Despite the widely known health benefits of whole grains in the diet, the mechanisms responsible for these benefits have remained elusive. The gut microbiome has been of particular interest, but previous studies have been inconclusive when it comes to identifying a consistent signature of whole grains on the gut microbiota.

A new cross-over dietary intervention study has found that a whole grain diet had positive effects on body weight and inflammation—but perhaps surprisingly, that it did not impact gut microbiota in a substantial manner.

Study subjects participated in two 8-week dietary intervention periods: (1) the whole grain diet (179 plus or minus 50 g/day of whole grains), and (2) the refined grain diet (13 plus or minus 10 g/day), with a washout period of at least 6 weeks in between. 50 adults at risk of developing metabolic syndrome completed both of these interventions.

Although several studies to date have examined composition of the gut microbiota in the context of dietary whole grains, this comprehensive study reported on gut microbiota composition and function as well as colonic transit time, short-chain fatty acids, urine metabolomics, and intestinal permeability.

Compared to the refined grain diet, the whole grain diet decreased body weight and systemic low-grade inflammation (i.e. serum inflammatory markers, interleukin (IL)-6, and C-reactive protein)—but other measures, including gut microbiota composition and function, did not differ significantly between the two dietary interventions.

GMFH editors interviewed first author Dr. Henrik Munch Roager, of the National Food Institute, Technical University of Denmark, on the significance of these results and the direction of future research on whole grains, gut microbiota, and health.


What led you to undertake a dietary intervention study?

If you attend conferences these days, a lot of people will say that we need to do dietary interventions to find out how we can change the gut microbiome and to find the link between diet and the gut microbiome.

Everyone agrees that the diet has a huge influence on the gut microbiome and we can see that. But really understanding how we can change the gut microbiome by changing our diet—that is not really clear, not if you talk about small dietary changes.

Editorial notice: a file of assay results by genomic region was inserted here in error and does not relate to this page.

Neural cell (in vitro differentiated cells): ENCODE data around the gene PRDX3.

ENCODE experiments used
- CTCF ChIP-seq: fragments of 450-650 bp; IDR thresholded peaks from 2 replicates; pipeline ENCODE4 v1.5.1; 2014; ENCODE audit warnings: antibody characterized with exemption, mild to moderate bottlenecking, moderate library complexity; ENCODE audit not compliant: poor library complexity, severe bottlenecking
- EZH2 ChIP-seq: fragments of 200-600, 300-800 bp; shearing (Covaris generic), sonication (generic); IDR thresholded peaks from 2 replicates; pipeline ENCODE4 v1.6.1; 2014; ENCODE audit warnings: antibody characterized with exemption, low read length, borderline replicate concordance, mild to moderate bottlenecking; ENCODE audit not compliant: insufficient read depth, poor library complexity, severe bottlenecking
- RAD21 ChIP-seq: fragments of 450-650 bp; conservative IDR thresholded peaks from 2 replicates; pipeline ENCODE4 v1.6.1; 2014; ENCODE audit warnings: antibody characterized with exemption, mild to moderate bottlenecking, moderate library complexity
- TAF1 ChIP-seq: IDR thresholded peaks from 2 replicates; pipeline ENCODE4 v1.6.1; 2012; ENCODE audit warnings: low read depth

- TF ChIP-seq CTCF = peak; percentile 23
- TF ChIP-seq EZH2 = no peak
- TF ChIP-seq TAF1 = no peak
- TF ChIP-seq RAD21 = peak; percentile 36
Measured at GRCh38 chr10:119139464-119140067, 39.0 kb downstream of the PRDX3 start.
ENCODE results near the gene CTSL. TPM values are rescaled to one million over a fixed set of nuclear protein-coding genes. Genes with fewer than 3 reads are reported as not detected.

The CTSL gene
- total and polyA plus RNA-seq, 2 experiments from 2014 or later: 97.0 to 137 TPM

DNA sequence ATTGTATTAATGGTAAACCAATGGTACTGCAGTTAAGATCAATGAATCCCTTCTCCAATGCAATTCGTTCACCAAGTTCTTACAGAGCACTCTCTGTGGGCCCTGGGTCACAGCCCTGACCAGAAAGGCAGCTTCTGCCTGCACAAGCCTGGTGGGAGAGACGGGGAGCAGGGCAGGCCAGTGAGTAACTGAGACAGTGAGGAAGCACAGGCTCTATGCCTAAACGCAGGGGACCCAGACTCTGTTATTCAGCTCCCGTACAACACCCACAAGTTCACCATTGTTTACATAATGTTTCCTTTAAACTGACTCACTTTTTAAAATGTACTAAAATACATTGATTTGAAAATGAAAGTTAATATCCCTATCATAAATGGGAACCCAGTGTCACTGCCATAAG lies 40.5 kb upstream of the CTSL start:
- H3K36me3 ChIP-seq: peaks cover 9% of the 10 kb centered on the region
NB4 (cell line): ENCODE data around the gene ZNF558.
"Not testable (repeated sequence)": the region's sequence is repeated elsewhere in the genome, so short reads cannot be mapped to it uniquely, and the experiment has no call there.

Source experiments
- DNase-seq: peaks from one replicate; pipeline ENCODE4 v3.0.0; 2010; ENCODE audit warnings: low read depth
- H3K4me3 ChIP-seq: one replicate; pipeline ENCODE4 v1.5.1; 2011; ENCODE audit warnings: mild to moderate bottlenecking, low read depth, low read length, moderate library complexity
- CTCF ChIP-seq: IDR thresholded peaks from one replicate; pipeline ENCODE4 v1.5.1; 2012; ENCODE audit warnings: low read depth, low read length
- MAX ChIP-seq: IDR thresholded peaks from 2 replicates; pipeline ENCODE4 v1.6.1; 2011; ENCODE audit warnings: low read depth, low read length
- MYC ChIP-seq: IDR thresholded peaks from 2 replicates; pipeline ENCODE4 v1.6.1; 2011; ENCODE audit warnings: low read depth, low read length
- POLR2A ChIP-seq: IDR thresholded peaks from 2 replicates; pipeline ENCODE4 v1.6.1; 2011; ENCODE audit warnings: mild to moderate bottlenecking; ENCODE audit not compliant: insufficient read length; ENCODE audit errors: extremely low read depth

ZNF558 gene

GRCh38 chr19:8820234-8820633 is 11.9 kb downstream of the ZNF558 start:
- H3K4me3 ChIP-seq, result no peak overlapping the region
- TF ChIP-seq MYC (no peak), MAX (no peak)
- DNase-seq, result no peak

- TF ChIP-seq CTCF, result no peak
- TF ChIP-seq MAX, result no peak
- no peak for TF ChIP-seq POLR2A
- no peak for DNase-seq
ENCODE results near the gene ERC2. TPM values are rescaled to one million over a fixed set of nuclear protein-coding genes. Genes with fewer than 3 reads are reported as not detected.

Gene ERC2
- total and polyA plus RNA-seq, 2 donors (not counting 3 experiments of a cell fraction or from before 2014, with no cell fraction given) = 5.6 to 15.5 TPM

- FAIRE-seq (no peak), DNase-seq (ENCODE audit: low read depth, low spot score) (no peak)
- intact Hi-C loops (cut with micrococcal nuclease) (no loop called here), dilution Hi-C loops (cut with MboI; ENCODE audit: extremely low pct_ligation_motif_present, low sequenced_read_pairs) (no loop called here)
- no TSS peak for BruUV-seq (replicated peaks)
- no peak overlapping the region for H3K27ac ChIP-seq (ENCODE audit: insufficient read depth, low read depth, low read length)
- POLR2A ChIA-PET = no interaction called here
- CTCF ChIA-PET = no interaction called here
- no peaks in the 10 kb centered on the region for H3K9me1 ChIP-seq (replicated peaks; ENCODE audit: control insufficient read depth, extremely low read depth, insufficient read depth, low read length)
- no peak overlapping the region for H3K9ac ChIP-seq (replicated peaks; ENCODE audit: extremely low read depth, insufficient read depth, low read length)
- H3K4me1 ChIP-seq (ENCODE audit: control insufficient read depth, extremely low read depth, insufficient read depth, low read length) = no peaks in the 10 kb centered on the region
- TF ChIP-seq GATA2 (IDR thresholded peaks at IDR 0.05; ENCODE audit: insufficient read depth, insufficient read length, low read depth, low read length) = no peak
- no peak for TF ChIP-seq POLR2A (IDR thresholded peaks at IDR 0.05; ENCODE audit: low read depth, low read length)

There is really a need to do these studies in humans, although these studies are very expensive and complex.

Did you expect the results you got?

I think we would have expected that if you feed the bacteria ten times more whole grain that it should somehow be reflected in the gut microbiome. But that was not the case in this population. However, in line with epidemiologic studies, we did find that a whole grain diet in comparison to a refined grain diet reduced body weight and reduced levels of low grade systemic inflammation in the blood.

Do you think your study indicates that the gut microbiota is irrelevant to the health effects of whole grains?

Definitely not. I think this proves that, as we already know, that people’s gut microbiota is responding very individually to dietary changes, and that more and more focus should be on understanding personalized response – also to a diet like this.

It also shows that it’s a little naive to think we can find bacteria that respond in the same way in all individuals. For example, in this study where we had 50 completers, we did not find very strong changes in any species across all these 50 individuals.

Therefore, the next step for us is to go deeper in the data and see how each individual actually responded in terms of the gut microbiome: can we find some people that go in one direction, and other that go in another direction?

What’s the take-home message from your study?

It’s important to emphasize that, although we do not see changes in the gut microbiome that are alike in all individuals, we still see clear health benefits of changing to a whole grain diet in terms of body weight and reduced inflammation.

In the future, how do you think the gut microbiota will be relevant to dietary advice about whole grains?

I definitely think that in the future, dietary advice will include assessing the gut microbiome because I think the gut microbiome is playing a vital role in determining how you will respond to a given diet.

It’s clear that you do not find bacteria that respond the same way in all individuals. And that’s probably why we don’t see the ‘signal’ when we study the response globally in this cohort.

It might be that people responded but they responded differently.



Roager HM, Vogt JK, Kristensen M, et al. Whole grain-rich diet reduces body weight and systemic low-grade inflammation without inducing major changes of the gut microbiome: a randomised cross-over trial. Gut. 2017. doi: 10.1136/gutjnl-2017-314786.